Balancing the Equation

I was sent a copy of the book "Balancing the Equation" for the purpose of this review. An affiliate link has also been included.

There has long been a debate in mathematics instruction. Should students be required to develop procedures, skills, memorization and fluency or should conceptual understanding, reasoning and student centered discovery rule the day? Balancing the Equation: A Guide to School Mathematics for Educators and Parents  sets out to settle the debate.

As the title may suggest, this is not an either or argument and the two are certainly not mutually exclusive. Mathematics instruction should strive to find a balance between these two ideas. Not only are conceptual understanding and procedures and skills both valid points of view but they each support one another. Swing the pendulum too far in one direction or the other and, ultimately, students will not gain the level of proficiency needed to demonstrate mastery of math content at their grade level and beyond.

This text is broken into two sections. The first section is focused around the history of math instruction, standards and political the initiatives that come into play. A strong argument is made for the need for a balanced approach to math instruction based on this history as the authors examine what happens when the pendulum swings too dramatically to one side of the "equation".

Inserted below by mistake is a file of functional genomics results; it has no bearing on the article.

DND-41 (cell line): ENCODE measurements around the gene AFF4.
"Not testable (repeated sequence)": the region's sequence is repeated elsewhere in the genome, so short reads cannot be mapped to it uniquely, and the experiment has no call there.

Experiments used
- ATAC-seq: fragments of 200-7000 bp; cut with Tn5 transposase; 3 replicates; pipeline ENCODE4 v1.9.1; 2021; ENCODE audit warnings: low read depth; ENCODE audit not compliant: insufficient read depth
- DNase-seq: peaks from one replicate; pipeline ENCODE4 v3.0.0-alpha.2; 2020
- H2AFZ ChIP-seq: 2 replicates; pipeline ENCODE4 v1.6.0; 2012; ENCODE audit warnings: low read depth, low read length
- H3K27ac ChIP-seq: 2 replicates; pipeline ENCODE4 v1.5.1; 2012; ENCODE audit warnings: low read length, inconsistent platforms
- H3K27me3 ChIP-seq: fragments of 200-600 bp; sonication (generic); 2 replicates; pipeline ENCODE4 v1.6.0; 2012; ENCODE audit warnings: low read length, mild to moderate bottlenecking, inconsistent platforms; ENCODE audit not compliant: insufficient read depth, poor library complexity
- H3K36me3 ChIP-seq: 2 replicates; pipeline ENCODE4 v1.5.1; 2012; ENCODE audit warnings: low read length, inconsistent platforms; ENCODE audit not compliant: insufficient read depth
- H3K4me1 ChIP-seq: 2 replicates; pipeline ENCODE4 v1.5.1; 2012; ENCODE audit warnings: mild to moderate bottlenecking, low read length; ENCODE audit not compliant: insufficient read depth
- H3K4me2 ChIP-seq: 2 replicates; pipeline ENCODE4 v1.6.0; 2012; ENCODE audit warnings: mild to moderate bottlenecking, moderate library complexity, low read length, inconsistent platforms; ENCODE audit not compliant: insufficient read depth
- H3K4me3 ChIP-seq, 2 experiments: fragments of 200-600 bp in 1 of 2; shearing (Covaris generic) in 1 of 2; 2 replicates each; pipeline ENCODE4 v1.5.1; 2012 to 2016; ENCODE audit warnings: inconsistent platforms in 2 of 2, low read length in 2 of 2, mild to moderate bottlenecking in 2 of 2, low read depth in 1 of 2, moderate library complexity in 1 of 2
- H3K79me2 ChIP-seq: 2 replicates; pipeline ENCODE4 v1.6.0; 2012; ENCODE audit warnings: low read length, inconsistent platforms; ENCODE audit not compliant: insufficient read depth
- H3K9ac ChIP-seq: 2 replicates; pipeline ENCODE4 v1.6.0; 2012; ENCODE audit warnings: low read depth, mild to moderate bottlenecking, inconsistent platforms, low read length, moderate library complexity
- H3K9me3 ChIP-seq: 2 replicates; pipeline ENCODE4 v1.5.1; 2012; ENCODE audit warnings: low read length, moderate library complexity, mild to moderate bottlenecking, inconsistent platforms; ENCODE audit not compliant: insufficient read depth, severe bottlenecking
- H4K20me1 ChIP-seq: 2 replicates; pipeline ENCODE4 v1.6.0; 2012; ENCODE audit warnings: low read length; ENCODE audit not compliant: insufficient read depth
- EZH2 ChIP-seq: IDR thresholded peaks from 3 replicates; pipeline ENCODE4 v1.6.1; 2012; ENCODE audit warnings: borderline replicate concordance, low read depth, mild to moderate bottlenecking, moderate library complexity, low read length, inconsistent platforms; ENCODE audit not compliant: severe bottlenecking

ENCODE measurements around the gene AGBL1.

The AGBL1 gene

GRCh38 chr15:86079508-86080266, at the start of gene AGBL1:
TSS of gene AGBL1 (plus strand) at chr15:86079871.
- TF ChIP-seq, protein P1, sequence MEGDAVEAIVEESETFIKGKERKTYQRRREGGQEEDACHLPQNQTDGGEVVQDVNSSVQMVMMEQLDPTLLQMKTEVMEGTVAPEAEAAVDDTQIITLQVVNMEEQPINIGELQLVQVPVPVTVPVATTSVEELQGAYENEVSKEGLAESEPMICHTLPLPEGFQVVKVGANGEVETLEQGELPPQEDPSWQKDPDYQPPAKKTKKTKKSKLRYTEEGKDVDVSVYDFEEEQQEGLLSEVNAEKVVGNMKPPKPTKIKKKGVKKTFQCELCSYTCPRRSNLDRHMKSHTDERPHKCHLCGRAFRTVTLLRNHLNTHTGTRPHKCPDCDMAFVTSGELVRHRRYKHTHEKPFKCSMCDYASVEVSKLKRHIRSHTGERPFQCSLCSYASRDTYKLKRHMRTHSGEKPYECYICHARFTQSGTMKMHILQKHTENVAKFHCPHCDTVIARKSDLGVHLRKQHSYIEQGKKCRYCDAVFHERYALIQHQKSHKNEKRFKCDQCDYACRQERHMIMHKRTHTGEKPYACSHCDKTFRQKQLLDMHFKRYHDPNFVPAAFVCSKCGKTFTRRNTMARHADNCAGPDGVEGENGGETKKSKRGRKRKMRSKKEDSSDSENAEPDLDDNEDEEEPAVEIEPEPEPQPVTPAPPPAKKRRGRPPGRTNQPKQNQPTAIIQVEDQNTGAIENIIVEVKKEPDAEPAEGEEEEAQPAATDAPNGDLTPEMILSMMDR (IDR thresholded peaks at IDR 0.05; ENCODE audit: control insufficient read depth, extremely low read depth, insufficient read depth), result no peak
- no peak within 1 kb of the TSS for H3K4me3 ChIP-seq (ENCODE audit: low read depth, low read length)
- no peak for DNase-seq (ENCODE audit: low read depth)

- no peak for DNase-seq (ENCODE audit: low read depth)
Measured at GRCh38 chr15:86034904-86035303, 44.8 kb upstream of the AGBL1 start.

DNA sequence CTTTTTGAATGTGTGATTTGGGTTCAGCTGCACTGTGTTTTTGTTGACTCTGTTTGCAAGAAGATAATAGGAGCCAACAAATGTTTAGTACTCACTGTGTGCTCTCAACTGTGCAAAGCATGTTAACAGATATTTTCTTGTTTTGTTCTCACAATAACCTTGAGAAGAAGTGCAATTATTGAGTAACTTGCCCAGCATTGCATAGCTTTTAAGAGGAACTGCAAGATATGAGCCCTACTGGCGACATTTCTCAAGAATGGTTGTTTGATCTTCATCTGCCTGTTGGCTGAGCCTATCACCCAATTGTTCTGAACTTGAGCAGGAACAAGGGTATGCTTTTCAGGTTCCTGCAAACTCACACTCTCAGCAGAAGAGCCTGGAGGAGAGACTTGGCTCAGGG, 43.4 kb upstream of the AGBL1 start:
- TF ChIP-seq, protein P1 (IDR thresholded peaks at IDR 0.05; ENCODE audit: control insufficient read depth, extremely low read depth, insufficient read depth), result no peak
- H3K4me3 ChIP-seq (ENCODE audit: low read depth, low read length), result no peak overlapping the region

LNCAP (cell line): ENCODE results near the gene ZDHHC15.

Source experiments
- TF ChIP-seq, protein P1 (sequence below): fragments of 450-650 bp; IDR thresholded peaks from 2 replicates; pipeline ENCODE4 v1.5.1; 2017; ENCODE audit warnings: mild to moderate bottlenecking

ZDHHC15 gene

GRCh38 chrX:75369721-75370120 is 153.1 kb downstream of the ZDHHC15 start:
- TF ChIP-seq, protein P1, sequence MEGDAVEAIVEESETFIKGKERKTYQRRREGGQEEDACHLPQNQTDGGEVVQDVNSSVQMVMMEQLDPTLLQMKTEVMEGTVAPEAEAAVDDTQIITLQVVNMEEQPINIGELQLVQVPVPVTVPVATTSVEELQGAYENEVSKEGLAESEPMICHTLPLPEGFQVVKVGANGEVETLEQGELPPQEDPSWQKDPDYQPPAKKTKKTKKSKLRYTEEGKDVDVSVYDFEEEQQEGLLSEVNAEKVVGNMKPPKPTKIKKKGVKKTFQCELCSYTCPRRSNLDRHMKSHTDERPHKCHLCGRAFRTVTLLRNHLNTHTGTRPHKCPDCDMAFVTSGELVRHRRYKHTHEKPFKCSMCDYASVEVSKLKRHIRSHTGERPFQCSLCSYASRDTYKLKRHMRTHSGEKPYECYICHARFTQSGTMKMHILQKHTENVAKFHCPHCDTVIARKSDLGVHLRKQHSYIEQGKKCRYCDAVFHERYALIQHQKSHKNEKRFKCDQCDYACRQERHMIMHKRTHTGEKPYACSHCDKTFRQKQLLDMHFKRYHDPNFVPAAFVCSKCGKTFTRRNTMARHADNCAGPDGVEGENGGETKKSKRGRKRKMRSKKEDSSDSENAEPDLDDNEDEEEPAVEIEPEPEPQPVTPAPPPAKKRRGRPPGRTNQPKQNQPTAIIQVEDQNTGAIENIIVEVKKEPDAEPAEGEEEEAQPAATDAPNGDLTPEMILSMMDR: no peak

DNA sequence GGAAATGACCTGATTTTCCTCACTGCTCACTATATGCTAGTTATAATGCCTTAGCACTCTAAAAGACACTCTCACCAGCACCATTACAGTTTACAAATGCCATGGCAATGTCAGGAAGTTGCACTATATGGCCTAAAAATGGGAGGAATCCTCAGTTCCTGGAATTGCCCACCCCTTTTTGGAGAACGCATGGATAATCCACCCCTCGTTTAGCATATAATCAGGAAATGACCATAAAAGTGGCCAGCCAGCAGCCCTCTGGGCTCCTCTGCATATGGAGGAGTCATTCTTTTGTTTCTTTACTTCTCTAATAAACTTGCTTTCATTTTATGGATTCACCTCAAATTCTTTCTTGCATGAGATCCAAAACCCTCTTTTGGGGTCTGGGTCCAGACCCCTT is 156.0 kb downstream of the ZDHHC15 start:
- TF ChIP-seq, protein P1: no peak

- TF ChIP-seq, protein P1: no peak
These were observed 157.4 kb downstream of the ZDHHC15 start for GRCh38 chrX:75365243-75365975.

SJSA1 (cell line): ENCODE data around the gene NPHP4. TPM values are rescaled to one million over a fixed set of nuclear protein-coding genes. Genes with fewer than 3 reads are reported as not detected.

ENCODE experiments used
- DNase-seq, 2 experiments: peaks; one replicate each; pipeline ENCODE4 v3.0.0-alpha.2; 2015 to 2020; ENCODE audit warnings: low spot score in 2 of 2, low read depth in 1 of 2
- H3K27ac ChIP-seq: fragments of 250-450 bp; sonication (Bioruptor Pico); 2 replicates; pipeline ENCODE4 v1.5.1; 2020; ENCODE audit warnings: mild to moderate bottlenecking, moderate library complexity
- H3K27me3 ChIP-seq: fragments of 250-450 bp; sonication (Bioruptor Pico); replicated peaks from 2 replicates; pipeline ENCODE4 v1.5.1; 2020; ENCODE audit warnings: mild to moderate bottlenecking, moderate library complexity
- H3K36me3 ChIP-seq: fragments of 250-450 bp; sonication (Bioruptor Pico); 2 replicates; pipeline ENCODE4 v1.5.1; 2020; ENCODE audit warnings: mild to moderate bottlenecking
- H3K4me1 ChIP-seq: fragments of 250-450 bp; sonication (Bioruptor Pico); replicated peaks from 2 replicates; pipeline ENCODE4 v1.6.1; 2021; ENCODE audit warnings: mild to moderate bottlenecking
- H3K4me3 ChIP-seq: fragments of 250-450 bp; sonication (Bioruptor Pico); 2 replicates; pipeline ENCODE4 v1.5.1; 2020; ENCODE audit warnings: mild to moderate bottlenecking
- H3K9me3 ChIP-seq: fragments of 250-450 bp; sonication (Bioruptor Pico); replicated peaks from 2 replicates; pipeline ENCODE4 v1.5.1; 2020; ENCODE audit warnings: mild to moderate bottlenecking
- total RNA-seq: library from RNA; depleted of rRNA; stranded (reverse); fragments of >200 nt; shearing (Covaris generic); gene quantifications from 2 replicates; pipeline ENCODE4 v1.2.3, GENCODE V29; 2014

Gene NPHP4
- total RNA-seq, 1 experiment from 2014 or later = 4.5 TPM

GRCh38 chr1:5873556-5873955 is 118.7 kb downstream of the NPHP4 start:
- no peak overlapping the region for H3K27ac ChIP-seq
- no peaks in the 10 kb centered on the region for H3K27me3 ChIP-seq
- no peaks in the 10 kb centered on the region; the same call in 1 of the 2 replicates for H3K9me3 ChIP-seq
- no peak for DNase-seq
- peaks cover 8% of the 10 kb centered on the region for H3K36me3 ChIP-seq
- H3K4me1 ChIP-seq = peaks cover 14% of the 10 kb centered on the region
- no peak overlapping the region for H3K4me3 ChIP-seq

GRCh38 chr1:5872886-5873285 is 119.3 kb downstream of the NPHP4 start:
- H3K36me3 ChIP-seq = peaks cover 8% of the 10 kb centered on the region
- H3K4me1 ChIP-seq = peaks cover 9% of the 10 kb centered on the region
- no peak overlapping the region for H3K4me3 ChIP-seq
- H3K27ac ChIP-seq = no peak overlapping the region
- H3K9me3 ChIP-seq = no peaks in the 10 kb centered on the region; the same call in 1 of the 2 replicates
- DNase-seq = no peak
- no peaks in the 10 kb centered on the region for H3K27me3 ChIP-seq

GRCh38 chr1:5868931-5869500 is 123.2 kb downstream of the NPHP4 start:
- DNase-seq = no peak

If you have ever found yourself frustrated by current math instruction, assessment or standards or if you have found yourself engaged in a heated conversation with someone who is passionately against "Common Core" this section of the text is absolutely worth a read. You will be presented with facts and research based ideas which inform the current direction of math instruction. This section of the text is billed as being "for educators" with the caveat that parents would also benefit from the content. I, however, believe that every frustrated, confused or overwhelmed parent would benefit greatly from reading this section of the book. The argument for unified standards and balanced instruction- including not only the "how" of procedural fluency but also the "why" and "when" of conceptual understanding and application- is so clearly and concisely laid out that it would put any mind at ease.

The second section of the text is billed as being "for parents". In this section of the text, parents will learn what they should expect to see in terms of their child's math instruction and what to advocate for if instruction seems to be lacking. This section of the text is also applicable to educators as it is a powerful self-assessment in terms of the instruction you are offering in your own classroom.

Overall, the clear, concise, research based, practical nature of this text make it a worthwhile read for parents and educators alike. I would highly recommend Balancing the Equation as an addition to your summer reading list!

The text is available on Amazon.com if you are interested in reading more:
Balancing the Equation: A Guide to School Mathematics for Educators and Parents (Contexts for Effective Student Learning in the Common Core)

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